Attorney General Thurbert E. Baker announced today that on Monday, March 9, 1998, Sharon Hinkson, a Gainesville physician, entered a plea of guilty to felony charges of Medicaid fraud and theft by taking. Senior Judge Rufe McCombs sentenced Dr. Hinkson to ten years, two to be served in prison, and required her to pay $200,000 in restitution to the State. In addition, Dr. Hinkson was required to surrender her medical license for the duration of the sentence. The charges arose from fraudulent billings submitted by Dr. Hinkson to the Department of Medical Assistance between 1994 and 1995. Through her practice, Dr. Hinkson gained access to Medicaid recipient numbers and billed for office visits and other services which were never delivered. For many days during the two-year period examined by investigators, Dr. Hinkson routinely billed for office visits of 50 to130 recipients a day even though she saw only 15 to 20 people. Using this fraudulent scheme, Dr. Hinkson stole over $470,000 in taxpayer money from the Department of Medical Assistance during 1994 and 1995.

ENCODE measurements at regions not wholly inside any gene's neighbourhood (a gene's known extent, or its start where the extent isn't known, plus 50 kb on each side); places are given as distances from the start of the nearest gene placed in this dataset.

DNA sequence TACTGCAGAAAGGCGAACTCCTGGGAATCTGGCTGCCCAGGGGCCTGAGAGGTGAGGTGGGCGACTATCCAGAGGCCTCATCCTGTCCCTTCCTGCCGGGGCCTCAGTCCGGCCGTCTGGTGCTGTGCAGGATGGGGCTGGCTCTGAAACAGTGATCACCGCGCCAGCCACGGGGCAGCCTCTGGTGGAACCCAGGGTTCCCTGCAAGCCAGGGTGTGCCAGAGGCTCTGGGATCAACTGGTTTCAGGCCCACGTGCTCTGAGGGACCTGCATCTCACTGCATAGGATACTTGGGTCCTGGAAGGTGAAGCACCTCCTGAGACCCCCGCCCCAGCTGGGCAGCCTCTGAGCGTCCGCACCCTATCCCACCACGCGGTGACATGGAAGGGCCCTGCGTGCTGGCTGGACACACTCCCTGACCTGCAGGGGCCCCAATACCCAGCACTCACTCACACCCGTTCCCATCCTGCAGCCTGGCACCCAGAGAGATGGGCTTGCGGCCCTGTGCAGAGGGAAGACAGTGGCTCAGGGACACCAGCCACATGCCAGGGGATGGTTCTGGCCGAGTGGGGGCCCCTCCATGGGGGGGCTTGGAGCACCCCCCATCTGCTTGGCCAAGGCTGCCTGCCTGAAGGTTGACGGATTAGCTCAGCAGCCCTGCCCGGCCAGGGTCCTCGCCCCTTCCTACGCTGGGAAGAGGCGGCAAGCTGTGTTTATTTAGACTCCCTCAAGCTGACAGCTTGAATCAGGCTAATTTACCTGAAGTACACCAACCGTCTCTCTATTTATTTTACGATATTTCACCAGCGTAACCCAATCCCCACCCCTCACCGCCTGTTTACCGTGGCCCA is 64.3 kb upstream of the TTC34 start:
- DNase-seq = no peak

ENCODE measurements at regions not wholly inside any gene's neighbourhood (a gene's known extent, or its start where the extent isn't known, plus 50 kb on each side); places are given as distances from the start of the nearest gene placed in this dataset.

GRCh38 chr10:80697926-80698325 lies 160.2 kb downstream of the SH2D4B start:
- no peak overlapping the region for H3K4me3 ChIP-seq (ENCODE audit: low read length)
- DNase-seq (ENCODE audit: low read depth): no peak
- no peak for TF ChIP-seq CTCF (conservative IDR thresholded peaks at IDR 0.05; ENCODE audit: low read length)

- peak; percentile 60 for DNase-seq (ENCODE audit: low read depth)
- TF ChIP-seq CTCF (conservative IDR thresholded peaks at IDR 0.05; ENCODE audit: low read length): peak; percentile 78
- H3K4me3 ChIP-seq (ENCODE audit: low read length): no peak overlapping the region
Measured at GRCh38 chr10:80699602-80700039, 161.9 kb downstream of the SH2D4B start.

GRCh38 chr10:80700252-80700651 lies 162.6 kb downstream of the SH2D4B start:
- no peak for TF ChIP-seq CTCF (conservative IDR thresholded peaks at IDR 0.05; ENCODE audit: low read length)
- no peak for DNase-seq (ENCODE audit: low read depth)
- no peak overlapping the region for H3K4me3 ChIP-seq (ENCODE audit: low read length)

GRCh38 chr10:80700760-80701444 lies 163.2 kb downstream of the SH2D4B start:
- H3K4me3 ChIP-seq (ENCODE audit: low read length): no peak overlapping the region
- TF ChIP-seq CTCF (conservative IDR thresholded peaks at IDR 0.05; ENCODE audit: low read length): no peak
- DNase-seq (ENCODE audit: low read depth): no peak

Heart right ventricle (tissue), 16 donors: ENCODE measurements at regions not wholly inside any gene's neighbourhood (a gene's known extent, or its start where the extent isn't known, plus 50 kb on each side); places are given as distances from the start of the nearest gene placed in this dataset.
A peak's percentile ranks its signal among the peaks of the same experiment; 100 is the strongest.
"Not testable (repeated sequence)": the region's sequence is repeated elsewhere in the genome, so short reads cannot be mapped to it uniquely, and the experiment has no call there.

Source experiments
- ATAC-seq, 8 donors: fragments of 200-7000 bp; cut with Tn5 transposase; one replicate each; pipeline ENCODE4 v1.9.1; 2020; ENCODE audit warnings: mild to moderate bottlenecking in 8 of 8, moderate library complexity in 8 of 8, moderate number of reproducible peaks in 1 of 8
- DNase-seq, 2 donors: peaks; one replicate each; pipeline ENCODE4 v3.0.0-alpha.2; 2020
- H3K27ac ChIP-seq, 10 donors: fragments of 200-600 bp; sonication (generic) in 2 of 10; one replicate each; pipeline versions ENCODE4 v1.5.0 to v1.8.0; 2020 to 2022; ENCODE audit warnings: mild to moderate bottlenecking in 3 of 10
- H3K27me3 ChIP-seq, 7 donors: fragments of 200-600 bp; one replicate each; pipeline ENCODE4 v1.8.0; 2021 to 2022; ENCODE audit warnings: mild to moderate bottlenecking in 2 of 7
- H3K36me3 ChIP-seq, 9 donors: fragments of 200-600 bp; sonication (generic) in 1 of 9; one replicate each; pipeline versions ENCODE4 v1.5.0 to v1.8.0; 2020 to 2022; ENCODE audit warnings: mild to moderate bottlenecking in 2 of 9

Investigators also found that Dr. Hinkson was prescribing narcotic-type drugs in inappropriate combinations and quantities. According to investigators, none of the records demonstrated any medical necessity for the use of these drugs and may have been administered "for the purpose of getting high."
Attorney General Thurbert Baker stated, "I have said all along that Medicaid fraud, which costs this state over $300 million every year, is one of my top priorities. I will aggressively pursue those who choose to steal tax dollars paid by the hardworking people of this state. We will find a way to make them pay for these crimes."
The case was investigated by GBI Special Agent Ty Mueller and Auditor Karen Hartley, and prosecuted by Assistant Attorneys General Nancy B. Allstrom and Elizabeth D. Redisch. Hall County District Attorney Lydia Sartain assisted and fully supported the prosecution.